Jody L. Haynes, The Cycad Society: Illustrated Glossary of Cycad Terms. Go to: abscission, abscission layer.R. Heady (2012): The Wollemi Pine—16 years on. In PDF, Chapter 15: Australia’s Ever-changing Forests VI: Proceedings of the Eighth National Conference on Australian Forest History. Brett J. Stubbs et al. (ed.).
R.D. Heady and G.E. Burrows (2008): Features of the secondary xylem that facilitate branch abscission in juvenile Wollemia nobilis. In PDF, IAWA Journal, 29: 225-236.
leaves fall off trees is discovered.
Telegraph, UK, September 22, 2008.
Snapshot taken by the Internet Archive´s Wayback Machine.
K.-P. Kelber & J.H.A. van Konijnenburg-van Cittert (1998): Equisetites arenaceus from the Upper Triassic of Germany with evidence for reproductive strategies. Abstract, Rev. Palaeobot. Palynol., 100: 1-26. Actively abscissed strobili and branches with adventitious roots.
H. Kerp et al. (2013): Reproductive organs and in situ spores of Asteroxylon mackiei Kidston & Lang, the most complex plant from the lower Devonian Rhynie chert. In PDF, Int. J. Plant Sci., 174: 293-308.
Hans Kerp, Forschungsstelle für Paläobotanik, Münster:
History of Palaeozoic Forests. Go to:
Part 2: The Carboniferous coal swamp forests. See fig. 2, leaf scars on a a Lepidophloios stem.
Snapshots provided by the Internet Archive´s Wayback Machine.
T.T. Kozlowski (ed.), 1973: Shedding of Plants Parts. Abstracts. See also here (Google books).
V.A. Krassilov (2009):
of Mesozoic Gnetophytes and the First Angiosperms. PDF file,
Paleontological Journal, 43: 1272-1280. Order Heerales showing abscission scars.
Now provided by the Internet Archive´s Wayback Machine.
V.A. Krassilov et al. (1998): New ephedroid plant from the Lower Cretaceous Koonwarra Fossil Bed, Victoria, Australia. In PDF, Alcheringa.
! Cindy V. Looy (2013): Natural history of a plant trait: branch-system abscission in Paleozoic conifers and its environmental, autecological, and ecosystem implications in a fire-prone world. Abstract, Paleobiology, 39: 235-252. See also here (in PDF).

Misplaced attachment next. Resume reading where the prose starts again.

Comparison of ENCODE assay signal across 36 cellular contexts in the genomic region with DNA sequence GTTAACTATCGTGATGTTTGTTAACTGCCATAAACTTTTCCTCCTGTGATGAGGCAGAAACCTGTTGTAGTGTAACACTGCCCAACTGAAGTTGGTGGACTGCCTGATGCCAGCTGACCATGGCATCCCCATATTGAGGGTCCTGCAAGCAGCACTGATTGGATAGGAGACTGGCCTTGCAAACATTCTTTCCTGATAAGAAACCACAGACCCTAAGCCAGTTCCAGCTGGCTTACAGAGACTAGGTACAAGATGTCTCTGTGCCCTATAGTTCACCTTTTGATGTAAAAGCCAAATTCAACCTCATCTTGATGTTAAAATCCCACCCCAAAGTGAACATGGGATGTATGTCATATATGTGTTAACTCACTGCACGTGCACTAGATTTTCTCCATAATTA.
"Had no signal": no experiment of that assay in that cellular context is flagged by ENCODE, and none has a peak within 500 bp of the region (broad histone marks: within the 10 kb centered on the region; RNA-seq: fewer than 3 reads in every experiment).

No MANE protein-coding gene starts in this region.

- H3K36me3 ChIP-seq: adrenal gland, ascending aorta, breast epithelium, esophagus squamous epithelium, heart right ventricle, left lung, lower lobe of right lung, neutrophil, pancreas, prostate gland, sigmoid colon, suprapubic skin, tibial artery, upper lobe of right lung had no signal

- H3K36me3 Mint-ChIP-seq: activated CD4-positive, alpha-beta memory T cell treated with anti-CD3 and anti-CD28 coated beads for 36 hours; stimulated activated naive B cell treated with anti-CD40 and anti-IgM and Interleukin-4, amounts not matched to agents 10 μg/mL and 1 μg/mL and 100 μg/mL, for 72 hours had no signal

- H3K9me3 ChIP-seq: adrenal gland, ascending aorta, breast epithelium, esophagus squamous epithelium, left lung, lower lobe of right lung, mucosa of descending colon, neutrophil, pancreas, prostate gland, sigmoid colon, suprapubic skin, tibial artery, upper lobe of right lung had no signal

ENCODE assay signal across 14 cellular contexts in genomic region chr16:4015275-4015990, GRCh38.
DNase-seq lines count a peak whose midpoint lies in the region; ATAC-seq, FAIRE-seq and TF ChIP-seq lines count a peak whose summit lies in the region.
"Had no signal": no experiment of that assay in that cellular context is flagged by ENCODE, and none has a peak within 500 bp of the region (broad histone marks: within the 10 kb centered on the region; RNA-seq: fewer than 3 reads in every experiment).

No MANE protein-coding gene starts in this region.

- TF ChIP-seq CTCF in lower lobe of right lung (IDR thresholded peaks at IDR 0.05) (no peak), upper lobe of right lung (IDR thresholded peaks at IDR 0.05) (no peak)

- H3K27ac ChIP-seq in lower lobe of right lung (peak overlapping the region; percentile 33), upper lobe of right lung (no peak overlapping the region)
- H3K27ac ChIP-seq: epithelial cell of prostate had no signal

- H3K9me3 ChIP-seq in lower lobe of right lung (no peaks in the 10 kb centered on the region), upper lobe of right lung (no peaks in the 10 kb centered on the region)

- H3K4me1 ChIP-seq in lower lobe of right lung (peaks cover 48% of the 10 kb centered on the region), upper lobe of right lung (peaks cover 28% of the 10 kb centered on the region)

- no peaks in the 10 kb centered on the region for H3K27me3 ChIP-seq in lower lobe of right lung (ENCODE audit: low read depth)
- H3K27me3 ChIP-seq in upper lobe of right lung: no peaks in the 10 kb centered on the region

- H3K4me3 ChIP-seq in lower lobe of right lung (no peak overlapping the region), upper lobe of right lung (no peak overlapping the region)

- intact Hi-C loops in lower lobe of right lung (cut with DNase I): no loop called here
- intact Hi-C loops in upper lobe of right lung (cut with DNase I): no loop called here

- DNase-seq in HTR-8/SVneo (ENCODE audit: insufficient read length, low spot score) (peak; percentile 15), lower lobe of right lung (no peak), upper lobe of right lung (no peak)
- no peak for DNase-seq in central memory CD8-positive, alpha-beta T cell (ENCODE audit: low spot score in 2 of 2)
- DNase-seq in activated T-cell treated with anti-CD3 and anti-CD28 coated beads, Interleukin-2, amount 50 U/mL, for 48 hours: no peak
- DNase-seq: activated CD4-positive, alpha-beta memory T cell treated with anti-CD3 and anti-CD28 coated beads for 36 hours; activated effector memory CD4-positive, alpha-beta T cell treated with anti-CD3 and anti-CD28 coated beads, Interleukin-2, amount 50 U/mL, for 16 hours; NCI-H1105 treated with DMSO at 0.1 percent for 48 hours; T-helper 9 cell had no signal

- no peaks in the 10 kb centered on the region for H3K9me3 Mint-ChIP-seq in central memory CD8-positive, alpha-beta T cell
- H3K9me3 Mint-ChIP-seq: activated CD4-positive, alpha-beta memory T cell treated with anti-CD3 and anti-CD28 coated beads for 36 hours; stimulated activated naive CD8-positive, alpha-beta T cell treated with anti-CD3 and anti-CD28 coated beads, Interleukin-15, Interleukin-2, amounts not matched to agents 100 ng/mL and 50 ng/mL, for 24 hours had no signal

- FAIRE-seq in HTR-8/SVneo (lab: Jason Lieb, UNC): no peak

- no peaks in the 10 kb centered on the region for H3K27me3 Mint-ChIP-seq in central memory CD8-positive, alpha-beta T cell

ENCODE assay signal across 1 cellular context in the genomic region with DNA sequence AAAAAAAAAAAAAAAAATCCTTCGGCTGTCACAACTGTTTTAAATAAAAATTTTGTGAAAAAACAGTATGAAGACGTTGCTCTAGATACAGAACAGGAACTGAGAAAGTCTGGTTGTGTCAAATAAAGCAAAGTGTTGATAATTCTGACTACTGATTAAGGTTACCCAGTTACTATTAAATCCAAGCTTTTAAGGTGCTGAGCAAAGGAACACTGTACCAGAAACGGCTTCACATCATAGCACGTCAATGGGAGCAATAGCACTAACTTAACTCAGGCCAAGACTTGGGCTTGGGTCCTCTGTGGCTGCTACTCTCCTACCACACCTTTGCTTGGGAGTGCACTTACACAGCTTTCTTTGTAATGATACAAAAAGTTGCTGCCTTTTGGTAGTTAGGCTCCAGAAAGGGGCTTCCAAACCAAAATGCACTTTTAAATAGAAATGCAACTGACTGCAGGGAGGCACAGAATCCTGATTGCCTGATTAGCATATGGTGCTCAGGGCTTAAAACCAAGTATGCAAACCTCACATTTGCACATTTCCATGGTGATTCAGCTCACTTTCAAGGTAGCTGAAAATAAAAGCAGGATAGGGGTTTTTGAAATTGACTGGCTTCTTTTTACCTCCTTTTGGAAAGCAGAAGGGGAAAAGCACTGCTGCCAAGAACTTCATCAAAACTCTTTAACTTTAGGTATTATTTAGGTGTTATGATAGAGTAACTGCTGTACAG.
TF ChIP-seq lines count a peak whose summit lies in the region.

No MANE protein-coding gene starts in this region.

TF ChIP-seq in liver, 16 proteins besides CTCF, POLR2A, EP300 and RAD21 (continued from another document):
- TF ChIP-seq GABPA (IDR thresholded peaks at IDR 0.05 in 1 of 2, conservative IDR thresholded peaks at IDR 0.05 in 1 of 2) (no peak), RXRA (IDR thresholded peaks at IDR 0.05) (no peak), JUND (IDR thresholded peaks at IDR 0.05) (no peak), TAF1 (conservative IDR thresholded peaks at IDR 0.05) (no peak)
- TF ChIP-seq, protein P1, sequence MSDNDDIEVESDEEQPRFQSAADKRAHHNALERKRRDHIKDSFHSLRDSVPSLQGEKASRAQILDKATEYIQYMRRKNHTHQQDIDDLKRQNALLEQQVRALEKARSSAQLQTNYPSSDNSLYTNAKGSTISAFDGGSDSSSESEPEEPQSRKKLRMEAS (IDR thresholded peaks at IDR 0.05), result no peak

Keith H. Meldahl (2007): Autochthonous leaf assemblages as records of deciduous forest communities: an actualistic study. Abstract, Lethaia, 28: 383-394.
W.F. Millington and W.R. Chaney (1973): Shedding of shoots and branches. Google books.
R. Nathan et al. (2008): Mechanisms of long-distance seed dispersal. Abstract, Trends in Ecology & Evolution, 23: 638-647. See also here (in PDF).
Shirley A. Owens et al. (1998): DEGRADATION OF THE UPPER PULVINUS IN MODERN AND FOSSIL LEAVES OF CERCIS (FABACEAE). PDF file, American Journal of Botany, 85: 273-284.
O.R. Patharkar and J.C. Walker (2016): Core mechanisms regulating developmentally timed and environmentally triggered abscission. Abstract, Plant Physiology. See also here (in PDF).
Michael S. Reid:
and Abscission. PDF file.
Snapshot taken by the Internet Archive´s Wayback Machine.
J.A. Roberts et. al. (2000): Cell Separation Processes in Plants - Models, Mechanisms and Manipulation. In PDF, Annals of Botany, 86: 223-235.
! B.A. Thomas (2014): In situ stems: preservation states and growth habits of the Pennsylvanian (Carboniferous) calamitaleans based upon new studies of Calamites Sternberg, 1820 in the Duckmantian at Brymbo, North Wales, UK. Free access, Palaeontology, 57: 21–36.
B.A. Thomas et al. (2010): Leafy branches of Bothrodendron punctatum from the Westphalian D (Asturian) of Nova Scotia, Canada. PDF file, Atlantic Geology, 46: 1-6. Branch shedding and abscission scars.
! B.A. Thomas and C.J. Cleal (1999): Abscission in the fossil record. In PDF.
! B.A. Thomas and C.J. Cleal (1999): Abscission in the fossil record.- p. 183-203. In: Kurmann, M.H. and Hemsley, A.R. (eds.): The evolution of plant architecture. Royal Botanic Gardens, Kew. Sorry, no online abstract currently available.
W.G. van Doom and A.D. Stead (1997): Abscission of flowers and floral parts. In PDF, Journal of Experimental Botany, 48: 821-837.